I did not read any reviews beforehand save for the one that's on the box, and I was slightly surprised when the movie started with a voice announcing that he died, and showing the main character's corpse. Normally this would turn off any viewer, but what comes after intrigues me, and ultimately, crushed what remained inside me that I claimed to be compassion - and later rebuilt another. This movie is not sweet, it is not happy. Even when the brother and sister go around gathering fireflies to light their bomb shelter, it was not sweet. It was saddening; nowadays when you have no other lighting option you'd just go around a store and grab some candles and pay for it. These young souls had to gather fireflies, which in my personal experience are hard to catch.
And isn't it just like what they are experiencing? Something that they needed the most but it is so hard to catch or achieve, and when they did, it only lasted for a while.
And as for those who criticise the brother's unwillingness to beg/plead to his aunt, the Japanese mindset (sorry if this makes me sound ignorant) is educated in such a way that pride comes first, need comes second. That should explain it. What's more, these are children taught not to do any self-degrading things on themselves.
This is not a war movie, nor it is an anti-war movie, or even an anti-America protest in its subtlest form. This is a story well-told, a story that will grab you and won't let go, ever. In war, during and after, nothing means anymore. Not even those who claimed to be the heroes, the uplifter of Justice. When everything around you is blood and mire, only survival matters. And this story is about two little souls who tried to rise against it and failed.
In the end, doesn't the title explain everything, readers?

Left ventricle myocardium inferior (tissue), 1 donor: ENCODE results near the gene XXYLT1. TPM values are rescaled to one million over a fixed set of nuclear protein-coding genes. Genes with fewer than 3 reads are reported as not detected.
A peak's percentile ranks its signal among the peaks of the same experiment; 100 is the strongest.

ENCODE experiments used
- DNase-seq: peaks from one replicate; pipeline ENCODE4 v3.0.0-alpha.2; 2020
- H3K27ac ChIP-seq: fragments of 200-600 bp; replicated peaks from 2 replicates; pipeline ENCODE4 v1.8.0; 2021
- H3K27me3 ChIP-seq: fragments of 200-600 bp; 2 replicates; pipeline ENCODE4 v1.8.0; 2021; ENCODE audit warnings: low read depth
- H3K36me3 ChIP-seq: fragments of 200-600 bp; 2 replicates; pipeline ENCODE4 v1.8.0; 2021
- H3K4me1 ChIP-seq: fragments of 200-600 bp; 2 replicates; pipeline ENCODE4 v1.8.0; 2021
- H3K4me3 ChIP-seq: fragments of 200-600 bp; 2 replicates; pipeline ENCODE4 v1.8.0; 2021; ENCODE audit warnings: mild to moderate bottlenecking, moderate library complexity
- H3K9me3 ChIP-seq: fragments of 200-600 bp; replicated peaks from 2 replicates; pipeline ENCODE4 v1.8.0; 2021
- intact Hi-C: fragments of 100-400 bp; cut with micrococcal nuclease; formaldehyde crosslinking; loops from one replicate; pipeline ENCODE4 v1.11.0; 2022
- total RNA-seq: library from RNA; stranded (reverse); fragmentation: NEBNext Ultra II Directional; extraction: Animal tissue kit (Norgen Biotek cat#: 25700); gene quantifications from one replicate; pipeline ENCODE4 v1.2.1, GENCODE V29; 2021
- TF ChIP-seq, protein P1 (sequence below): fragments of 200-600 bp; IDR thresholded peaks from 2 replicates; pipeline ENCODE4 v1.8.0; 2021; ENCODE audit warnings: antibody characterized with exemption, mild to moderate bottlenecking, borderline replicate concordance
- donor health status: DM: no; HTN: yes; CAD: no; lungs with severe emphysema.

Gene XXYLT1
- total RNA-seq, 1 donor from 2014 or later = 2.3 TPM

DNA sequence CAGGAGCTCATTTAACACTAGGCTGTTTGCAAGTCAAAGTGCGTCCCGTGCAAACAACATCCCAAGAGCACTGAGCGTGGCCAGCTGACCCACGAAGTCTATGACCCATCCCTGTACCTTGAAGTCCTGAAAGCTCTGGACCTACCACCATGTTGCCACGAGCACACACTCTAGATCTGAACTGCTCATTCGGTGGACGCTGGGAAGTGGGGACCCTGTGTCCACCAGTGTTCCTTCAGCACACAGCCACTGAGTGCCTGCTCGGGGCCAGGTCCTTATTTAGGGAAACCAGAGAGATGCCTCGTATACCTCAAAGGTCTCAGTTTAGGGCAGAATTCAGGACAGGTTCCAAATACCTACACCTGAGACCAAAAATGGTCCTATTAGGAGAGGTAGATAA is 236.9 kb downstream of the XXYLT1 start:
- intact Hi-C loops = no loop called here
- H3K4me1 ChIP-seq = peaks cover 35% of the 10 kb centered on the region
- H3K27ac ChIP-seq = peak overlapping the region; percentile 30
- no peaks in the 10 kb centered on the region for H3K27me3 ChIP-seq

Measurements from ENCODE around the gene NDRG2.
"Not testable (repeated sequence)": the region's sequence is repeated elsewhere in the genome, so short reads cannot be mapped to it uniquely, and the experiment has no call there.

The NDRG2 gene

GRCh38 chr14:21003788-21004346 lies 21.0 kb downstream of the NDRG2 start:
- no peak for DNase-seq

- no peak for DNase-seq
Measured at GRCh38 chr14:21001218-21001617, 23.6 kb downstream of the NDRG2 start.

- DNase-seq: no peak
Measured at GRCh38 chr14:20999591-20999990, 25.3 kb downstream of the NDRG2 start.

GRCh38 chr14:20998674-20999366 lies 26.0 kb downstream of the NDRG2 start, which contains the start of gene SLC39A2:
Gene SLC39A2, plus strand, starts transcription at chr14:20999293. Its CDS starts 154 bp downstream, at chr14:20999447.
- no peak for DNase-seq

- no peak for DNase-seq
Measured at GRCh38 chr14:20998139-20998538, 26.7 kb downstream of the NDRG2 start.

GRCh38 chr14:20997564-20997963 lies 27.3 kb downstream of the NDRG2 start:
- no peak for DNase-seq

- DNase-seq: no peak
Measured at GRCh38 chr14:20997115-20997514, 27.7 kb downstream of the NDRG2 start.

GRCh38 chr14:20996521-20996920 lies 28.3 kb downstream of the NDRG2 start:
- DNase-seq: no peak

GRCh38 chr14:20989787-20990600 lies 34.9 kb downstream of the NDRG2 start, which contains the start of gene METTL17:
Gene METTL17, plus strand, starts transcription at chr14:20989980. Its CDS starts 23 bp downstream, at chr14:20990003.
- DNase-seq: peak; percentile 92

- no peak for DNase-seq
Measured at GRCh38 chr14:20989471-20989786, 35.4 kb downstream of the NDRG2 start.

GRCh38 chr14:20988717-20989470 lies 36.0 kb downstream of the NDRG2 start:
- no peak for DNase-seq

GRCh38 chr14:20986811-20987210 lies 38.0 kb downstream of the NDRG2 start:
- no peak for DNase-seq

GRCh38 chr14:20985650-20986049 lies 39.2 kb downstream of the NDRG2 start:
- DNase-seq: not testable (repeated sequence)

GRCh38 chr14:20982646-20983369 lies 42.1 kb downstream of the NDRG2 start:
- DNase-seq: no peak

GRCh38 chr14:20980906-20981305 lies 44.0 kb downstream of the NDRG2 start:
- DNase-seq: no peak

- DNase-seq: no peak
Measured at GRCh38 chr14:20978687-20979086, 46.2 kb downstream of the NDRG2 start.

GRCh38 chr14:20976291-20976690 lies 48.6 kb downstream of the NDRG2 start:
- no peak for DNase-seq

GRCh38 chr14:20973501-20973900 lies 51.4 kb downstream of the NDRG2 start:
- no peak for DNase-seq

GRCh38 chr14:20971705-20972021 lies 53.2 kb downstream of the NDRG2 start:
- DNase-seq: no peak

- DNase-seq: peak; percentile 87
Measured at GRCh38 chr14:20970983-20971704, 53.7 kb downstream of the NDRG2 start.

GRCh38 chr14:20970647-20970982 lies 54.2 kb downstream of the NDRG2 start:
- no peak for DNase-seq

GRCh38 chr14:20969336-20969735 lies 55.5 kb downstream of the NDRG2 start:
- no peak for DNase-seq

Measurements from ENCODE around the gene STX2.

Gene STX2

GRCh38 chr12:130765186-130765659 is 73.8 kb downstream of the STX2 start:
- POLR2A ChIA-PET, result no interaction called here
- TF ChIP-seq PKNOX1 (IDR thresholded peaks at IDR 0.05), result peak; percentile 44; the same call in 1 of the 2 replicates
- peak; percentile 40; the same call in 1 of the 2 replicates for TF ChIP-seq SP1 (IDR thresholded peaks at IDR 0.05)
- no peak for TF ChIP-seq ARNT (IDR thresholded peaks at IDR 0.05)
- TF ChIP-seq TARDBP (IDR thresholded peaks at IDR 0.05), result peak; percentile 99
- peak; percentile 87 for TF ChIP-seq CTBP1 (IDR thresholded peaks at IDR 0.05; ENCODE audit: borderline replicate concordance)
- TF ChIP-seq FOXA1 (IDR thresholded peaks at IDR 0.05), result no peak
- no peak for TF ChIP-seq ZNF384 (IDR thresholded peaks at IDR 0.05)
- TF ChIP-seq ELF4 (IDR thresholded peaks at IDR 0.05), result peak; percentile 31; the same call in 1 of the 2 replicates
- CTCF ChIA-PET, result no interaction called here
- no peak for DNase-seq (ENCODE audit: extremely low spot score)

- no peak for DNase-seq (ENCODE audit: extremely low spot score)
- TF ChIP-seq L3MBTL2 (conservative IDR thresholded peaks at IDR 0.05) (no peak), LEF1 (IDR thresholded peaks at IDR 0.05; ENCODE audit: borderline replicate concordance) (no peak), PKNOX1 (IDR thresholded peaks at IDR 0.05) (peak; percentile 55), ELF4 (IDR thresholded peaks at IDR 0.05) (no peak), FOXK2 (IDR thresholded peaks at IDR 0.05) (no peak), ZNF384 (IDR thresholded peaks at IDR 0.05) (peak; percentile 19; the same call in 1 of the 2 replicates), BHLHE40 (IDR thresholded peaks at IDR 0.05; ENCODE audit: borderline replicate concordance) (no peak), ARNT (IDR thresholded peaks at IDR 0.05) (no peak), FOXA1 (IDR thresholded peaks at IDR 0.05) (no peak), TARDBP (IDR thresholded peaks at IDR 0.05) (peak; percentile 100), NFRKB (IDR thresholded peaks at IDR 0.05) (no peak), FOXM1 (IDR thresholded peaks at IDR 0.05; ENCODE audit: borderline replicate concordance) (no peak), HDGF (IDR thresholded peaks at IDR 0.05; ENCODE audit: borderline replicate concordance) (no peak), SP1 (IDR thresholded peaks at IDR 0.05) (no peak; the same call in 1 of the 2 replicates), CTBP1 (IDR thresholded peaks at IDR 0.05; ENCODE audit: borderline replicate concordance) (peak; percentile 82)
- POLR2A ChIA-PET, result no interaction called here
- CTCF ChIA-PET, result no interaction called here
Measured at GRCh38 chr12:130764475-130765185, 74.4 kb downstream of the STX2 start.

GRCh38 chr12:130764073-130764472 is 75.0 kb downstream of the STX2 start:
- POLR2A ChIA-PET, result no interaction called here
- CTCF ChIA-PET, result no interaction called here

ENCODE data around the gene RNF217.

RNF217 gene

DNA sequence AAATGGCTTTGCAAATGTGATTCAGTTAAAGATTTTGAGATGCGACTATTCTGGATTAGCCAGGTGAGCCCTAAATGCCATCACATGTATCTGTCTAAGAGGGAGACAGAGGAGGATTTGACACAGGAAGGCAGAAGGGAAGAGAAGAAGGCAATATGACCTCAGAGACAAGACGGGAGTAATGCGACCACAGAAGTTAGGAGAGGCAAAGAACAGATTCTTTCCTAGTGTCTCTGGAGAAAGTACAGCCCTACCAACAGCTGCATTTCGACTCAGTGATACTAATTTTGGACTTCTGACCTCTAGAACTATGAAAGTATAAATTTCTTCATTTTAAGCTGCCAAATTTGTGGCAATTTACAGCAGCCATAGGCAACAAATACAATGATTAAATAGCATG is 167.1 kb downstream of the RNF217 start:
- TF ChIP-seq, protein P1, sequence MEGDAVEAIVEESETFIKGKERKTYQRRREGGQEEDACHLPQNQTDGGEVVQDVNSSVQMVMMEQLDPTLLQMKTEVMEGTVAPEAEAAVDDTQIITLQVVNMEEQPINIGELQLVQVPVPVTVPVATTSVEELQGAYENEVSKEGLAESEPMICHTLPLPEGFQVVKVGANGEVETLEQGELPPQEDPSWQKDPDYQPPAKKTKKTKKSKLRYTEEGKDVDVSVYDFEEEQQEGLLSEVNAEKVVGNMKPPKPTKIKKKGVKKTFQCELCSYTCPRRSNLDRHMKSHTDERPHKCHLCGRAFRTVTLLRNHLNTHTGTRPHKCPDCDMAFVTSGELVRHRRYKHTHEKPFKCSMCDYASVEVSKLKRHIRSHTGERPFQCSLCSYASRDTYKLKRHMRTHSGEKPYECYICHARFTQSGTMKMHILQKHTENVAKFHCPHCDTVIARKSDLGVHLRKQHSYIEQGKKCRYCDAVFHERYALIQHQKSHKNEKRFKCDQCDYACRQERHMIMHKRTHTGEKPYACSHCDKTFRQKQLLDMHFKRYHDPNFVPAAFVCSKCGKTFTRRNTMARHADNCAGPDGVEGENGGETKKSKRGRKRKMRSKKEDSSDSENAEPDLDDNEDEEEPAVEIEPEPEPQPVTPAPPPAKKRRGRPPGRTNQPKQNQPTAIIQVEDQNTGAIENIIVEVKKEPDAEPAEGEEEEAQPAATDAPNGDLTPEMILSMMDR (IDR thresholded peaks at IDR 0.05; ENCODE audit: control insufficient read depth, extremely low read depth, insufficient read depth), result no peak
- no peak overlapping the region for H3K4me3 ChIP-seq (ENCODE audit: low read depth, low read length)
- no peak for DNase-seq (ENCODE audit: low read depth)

Fireflies are beautiful things, they shine in the dark;
But when they die nobody knows where their graves are,
Nor do they care.
Sure, I've seen almost all of Miyazaki. My kids love them and I love, for instance, the playfulness of Totoro and how Kiki finds her self confidence. And then there is the technical brilliance of, say, Spirited Away.
But Takahata's Grave of the Fireflies is a cut above. It shattered me emotionally, yet somehow uplifted me spiritually. I don't see it as a sad movie, devoid of hope, as someone wrote here. It is a beautiful tragedy with a message to tell. It is a film for adults and it hits on many levels and I am still seeing meaning in it after three times viewing it.
The hope comes from the love of the brother and sister for each other and their dignity. Despite their many hardships they are, with a few exceptions where Saita completely breaks down, well mannered. Meanwhile, everyone they meet cares only for themselves, or at least shows a rude ambivilance towards the two. The contrast is incredible. Yet, judgement is not passed upon them. It is left to us to judge. Nor is judgement passed on the enemy, whom the closest we get to, is seeing them as they streak overhead in their bombers.
Also, the hope is shown by the "spirit" Saita and Satsuko who shadow the real characters at important crossroads in their lives and in the very last scene as ghosts watching over modern Japan.
But the movie is not about Japan or World War Two or even War itself. It is about compassion and the human spirit. As a film, it is most like Schindler's List and the same emotion and depths of emotion I felt in that movie I feel with Fireflies. Everyone should see this movie.
I've seen this film some days ago, and now i continue thinking about the story of this film.
I felt love, happy, sad and pain when i watched the film.
The history is about 2 children that are in the middle of the War in Japan (WORLD WAR 2) and they have to survive without parents and without money.
Only i tell you that I have NEVER cried so many like in this film.
You must to see it!!!!!!!!
pd1=I think that should be obligatory to view at school.
pd2=I'd like that all governings of the world watched this film.
pd3=I recommend it for people older than 14 or 15 years. (It's too sad for the children)